So far, we’ve discussed the importance of meeting the ‘customer need’ if we want a high-quality product or service. We’ve also touched on customer expectations, so let’s explore that a little further.
The customer expectation tends to be based on a combination of many factors: marketing, prior experience, price, brand, other customer reviews, etc. Brand and marketing are two we haven’t touched on yet, but are quite important.
Think of a major car manufacturer, such as Porsche. If you heard they were bringing out a new vehicle, what would your expectation of that vehicle be? Fast? Expensive? Reliable? Your perception of the brand will influence your answers, but they’re already setting your expectation, even with no information on the new vehicle itself.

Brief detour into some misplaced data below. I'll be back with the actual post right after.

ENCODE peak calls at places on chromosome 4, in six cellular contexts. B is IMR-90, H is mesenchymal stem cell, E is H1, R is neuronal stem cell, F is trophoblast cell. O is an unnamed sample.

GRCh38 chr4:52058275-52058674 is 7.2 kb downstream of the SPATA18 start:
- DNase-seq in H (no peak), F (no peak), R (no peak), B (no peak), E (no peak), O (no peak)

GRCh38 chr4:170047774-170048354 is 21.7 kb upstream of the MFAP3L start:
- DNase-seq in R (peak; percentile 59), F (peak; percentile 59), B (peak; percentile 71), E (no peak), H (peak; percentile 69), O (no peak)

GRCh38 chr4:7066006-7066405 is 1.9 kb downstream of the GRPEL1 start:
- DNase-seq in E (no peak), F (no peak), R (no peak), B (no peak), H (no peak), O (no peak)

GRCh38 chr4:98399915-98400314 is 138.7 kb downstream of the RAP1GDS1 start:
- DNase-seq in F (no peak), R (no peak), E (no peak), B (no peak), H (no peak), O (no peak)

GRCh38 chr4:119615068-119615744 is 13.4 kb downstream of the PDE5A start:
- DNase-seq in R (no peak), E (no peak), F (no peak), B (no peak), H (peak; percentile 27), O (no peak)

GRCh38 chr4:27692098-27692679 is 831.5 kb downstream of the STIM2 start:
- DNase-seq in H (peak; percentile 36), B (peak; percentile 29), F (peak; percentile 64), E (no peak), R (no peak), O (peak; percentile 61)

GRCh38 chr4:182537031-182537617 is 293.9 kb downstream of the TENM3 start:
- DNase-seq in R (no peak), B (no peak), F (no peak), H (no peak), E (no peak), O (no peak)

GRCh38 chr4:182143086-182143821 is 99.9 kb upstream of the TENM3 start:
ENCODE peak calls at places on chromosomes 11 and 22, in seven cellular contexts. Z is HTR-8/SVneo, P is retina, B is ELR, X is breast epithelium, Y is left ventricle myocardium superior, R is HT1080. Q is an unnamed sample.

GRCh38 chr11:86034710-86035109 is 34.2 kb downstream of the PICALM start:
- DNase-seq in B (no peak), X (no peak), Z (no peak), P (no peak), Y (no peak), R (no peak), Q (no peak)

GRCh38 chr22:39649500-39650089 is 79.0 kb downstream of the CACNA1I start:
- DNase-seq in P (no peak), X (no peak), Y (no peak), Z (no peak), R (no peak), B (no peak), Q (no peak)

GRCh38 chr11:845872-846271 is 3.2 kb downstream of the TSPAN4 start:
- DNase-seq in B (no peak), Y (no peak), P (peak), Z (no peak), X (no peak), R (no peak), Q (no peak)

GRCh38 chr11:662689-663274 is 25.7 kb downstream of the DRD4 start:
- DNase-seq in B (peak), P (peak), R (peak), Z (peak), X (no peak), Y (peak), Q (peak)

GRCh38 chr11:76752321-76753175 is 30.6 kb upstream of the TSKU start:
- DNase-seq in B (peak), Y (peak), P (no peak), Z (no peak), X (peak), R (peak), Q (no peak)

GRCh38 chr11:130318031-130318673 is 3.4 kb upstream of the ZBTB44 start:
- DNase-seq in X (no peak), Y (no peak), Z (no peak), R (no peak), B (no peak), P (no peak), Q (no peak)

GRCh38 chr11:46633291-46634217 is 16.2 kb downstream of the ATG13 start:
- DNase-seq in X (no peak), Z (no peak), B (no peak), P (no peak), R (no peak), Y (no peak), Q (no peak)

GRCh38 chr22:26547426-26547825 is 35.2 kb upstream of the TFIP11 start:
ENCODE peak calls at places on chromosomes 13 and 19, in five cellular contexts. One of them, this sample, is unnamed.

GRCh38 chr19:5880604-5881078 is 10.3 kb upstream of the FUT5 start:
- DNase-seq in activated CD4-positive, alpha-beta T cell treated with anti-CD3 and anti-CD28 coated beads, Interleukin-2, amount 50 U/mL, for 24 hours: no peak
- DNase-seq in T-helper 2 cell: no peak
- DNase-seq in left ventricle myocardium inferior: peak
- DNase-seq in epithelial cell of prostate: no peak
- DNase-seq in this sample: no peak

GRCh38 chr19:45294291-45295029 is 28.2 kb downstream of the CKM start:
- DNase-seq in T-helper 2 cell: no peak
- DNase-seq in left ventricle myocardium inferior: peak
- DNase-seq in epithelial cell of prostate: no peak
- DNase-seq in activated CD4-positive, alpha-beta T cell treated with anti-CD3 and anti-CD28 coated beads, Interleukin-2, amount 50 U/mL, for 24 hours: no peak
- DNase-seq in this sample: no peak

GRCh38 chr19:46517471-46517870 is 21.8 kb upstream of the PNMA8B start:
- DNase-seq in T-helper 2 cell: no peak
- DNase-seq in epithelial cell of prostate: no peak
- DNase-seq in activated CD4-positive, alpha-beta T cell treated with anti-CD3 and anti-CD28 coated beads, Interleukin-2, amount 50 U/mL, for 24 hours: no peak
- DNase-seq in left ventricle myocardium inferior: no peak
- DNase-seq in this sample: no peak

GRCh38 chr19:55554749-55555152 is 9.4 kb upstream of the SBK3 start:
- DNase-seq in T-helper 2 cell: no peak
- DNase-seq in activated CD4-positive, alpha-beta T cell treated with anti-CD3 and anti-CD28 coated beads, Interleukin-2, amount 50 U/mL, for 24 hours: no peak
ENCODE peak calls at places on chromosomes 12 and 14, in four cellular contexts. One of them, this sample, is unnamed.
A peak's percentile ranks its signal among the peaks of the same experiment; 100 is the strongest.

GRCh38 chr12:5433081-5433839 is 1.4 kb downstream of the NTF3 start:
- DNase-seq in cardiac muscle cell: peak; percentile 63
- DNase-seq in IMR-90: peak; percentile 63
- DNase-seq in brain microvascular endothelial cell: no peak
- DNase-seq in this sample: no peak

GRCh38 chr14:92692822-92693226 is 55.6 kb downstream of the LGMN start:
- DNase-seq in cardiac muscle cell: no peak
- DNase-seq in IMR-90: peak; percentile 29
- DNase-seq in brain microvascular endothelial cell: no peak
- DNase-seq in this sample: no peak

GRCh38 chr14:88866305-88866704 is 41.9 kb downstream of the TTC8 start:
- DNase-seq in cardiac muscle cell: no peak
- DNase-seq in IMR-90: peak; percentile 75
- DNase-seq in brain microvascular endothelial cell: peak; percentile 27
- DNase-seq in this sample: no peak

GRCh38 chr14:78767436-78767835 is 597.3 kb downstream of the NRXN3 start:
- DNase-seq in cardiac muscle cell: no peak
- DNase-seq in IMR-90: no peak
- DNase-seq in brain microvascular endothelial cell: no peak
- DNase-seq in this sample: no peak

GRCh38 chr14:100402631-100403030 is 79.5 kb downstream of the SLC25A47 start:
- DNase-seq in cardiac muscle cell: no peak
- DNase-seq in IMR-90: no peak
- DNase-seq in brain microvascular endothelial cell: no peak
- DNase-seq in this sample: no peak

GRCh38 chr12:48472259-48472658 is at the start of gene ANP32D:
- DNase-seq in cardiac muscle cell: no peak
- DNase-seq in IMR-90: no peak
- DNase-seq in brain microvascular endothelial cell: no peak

Similarly marketing can have a major impact on customer expectations (as it should really, it is one of the purposes of marketing). However, if the marketing oversells the product/service, then the customer will be disappointed, even if the product is excellent for what it is. Therefore, if we want happy customer experiences, organisations need to ensure marketing is realistic otherwise they risk setting themselves up for a fall.
So, the two main tasks an organisation needs to manage are: